If you would like to join the SRN mailing list and receive the bulletin, please complete the NSUN membership form here. If you are already a member of NSUN, then just drop us an email at and we will add you to the mailing list.

For all other SRN enquiries, please email

North East Together (NEt)

North East together (NEt) is the Regional Network for people with lived experience of mental health conditions living in the North East of England.

Since our launch at a conference in April 2009 attended by over 150 of the region’s service users, carers and workers in the mental health field, we have carried out a variety of initiatives usually led by our members letting us know what our priorities should be. For example, our Welfare Reform Action Group was set up in response to the 2010 Coalition Government’s changes to the benefits system, and campaigned to highlight the injustices of Welfare Reform and advocated for a fairer system for all.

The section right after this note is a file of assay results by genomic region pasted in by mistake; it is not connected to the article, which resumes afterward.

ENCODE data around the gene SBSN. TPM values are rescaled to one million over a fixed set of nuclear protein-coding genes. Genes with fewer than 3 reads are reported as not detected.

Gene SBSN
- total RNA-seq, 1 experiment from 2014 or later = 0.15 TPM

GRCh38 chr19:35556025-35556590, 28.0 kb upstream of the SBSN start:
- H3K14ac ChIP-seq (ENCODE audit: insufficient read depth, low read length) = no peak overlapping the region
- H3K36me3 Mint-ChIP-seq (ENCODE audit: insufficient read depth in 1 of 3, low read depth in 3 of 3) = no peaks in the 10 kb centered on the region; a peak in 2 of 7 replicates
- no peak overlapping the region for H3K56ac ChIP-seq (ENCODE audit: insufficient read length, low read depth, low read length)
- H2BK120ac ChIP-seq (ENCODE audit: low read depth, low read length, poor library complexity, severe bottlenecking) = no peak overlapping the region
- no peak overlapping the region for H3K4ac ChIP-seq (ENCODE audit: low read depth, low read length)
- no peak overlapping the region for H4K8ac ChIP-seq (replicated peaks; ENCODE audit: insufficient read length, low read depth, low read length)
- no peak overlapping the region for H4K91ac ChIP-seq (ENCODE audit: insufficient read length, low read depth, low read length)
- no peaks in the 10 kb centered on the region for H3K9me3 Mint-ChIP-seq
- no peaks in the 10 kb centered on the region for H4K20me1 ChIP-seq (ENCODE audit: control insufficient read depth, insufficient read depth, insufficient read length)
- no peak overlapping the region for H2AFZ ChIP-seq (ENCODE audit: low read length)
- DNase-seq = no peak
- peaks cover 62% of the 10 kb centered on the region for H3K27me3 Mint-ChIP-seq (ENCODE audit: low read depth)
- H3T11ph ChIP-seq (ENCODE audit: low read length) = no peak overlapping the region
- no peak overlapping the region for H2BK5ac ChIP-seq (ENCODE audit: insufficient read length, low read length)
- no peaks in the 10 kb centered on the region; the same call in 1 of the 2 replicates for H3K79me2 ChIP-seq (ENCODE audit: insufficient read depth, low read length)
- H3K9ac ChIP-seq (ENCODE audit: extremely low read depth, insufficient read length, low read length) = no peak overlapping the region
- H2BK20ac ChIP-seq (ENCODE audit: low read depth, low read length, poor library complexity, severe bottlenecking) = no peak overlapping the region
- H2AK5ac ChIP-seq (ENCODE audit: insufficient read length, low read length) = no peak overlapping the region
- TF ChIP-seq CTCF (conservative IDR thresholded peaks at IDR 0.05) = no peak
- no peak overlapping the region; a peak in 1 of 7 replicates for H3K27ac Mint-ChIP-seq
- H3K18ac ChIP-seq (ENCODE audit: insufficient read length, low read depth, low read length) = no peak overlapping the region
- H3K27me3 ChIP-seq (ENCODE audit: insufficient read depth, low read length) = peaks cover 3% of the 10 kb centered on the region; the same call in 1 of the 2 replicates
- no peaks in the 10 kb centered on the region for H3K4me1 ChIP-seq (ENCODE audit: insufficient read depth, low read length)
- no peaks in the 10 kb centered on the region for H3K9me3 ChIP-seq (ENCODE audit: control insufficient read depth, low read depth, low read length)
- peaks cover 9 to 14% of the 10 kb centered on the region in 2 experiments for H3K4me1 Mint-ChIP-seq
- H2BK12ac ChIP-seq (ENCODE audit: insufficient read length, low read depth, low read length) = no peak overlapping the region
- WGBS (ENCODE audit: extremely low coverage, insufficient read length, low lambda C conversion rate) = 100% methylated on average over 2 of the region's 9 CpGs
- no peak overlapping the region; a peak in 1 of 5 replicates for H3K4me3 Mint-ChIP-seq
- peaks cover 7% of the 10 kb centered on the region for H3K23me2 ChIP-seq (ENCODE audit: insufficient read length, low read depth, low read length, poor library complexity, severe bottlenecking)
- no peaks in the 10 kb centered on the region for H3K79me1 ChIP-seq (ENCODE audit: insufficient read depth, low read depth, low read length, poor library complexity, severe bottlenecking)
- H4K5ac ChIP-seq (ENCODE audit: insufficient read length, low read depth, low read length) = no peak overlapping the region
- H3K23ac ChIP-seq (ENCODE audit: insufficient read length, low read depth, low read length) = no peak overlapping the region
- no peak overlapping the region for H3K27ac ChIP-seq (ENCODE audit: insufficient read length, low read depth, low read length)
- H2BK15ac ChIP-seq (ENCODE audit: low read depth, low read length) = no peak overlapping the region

In the last few years, we have developed some strong relationships with the statutory sector, and in particular with Public Health England and The Northern Clinical Network. We have worked closely with these and other partners in various pieces of work on a regional level including engaging with local service users and carers about plans for smoke free hospitals across the Region’s two NHS Mental Health Trusts. We followed this with more partnership in developing ‘A Weight off Your Mind’, a regional plan to support people with mental health conditions and/or a learning disability in secondary services to lose/manage their weight.